Sambo is a term stemming from slavery. The wool balaclava jumper from Gucci caused racial outrage because it resembled blackface. The Business Insider explains, “In 1899, a children's book, ‘The Story of Little Black Sambo,’ helped solidify the derogatory caricature of dark-skinned children. The resemblance of some of high fashion's hot items is striking.” It is clear that more African Americans need to be in a position to speak out against these decisions, and more white people that HAVE these positions must educate and advocate for their black counterparts. Still, this is easier said than done.

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Brown says it’s difficult coming into the film industry with zero connections. She says the film industry is based on nepotism, and quite often positions (especially with screenwriting) are filled based on referrals. People hire their friends and positions are rarely (or never) posted on job sites or are searchable to someone new. Brown says, “The saying in Hollywood is ‘It's not what you know, it's who you know,’ and that is the gospel truth. So if you don't know anyone, you can't get work. Because of this I've grown from being a shy girl who barely wants to talk, to a woman who commands the room and draws people to her.” Because of her hard work and dedication, Brown gets phone calls with countless offers for work that she has to turn down because she’s so busy with other various projects.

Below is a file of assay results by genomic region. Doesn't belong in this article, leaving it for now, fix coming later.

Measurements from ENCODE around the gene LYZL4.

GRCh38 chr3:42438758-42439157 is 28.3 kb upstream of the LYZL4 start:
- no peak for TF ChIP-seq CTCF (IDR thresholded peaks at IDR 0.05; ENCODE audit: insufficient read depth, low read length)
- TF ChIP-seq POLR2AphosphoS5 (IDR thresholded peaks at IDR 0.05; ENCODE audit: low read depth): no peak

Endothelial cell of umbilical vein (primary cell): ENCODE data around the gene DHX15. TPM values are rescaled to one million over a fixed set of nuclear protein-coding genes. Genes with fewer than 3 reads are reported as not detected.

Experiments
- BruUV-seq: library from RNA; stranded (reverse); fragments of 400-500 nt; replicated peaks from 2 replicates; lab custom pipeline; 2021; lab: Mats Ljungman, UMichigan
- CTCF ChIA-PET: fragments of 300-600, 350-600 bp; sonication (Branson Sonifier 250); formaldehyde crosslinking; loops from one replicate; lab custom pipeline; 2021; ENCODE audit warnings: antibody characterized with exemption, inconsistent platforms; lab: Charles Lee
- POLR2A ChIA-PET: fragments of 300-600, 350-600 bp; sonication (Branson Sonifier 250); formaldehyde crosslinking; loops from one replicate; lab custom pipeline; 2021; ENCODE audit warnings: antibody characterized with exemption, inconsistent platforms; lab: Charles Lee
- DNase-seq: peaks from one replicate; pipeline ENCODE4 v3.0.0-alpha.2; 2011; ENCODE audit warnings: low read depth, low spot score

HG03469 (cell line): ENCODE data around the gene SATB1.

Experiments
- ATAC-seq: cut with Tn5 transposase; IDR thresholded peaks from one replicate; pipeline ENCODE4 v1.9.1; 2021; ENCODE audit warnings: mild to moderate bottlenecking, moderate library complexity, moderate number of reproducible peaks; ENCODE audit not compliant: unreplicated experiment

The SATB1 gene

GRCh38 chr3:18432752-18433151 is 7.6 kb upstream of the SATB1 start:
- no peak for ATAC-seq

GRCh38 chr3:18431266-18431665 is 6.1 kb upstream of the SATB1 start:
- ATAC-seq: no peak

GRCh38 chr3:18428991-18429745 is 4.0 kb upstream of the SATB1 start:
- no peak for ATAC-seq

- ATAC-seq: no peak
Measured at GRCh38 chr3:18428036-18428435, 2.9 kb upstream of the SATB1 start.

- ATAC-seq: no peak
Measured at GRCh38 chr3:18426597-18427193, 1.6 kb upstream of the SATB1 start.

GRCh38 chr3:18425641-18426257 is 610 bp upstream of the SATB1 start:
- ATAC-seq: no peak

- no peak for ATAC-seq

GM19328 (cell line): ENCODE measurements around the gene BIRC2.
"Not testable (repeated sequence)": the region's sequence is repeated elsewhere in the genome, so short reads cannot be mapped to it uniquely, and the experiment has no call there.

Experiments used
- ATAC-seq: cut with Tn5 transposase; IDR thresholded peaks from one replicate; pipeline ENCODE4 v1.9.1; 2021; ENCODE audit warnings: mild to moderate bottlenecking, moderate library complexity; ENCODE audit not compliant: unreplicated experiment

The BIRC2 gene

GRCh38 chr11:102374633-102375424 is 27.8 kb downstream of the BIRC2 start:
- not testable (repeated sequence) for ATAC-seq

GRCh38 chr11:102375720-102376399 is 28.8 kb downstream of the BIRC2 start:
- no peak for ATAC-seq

The statistics for black writers and producers are still staggering compared to whites. According to Colorlines, “Black writers make up only 4.8 percent of all writers’ rooms, while White people constitute 86.3 percent of the whole. About 69 percent of these showrunners’ programs feature no Black writers, and Two thirds (66.6 percent) of writers’ rooms hired by Black showrunners feature five or more Black writers.”

It’s unfortunate that even with black people within filmmaking, they often have their ideas shutdown or turned away. It wasn’t until 2017 at the 69th Grammy Awards where writer, producer and actress, Lena Waithe, became the first black woman to win an Emmy for comedy writing, and Donald Glover became the first black man to win for directing a comedy series, as reported by Essence. Barriers are being broken and stigmas are slowly changing. It’s imperative that African Americans continue to show people their writing and acting talents to paint a bigger picture on screen.  

Brown has been able to improve representation as a black woman throughout her career. After moving to LA, she worked for networks like ABC, Adult Swim, TLC, NBC and more. She has also worked on such projects as America’s Got Talent, Miami Ink, and SpaceBalls! The Animated Series. Her favorite part of the job is the revolving creativity. “My life is constantly changing because the projects I'm involved in are constantly changing. I never know what's going to happen next in my line of work and for the past 10 years it's been mostly positive, fun, life-changing experiences.”

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You can visit ShaRhonda's Instagram here.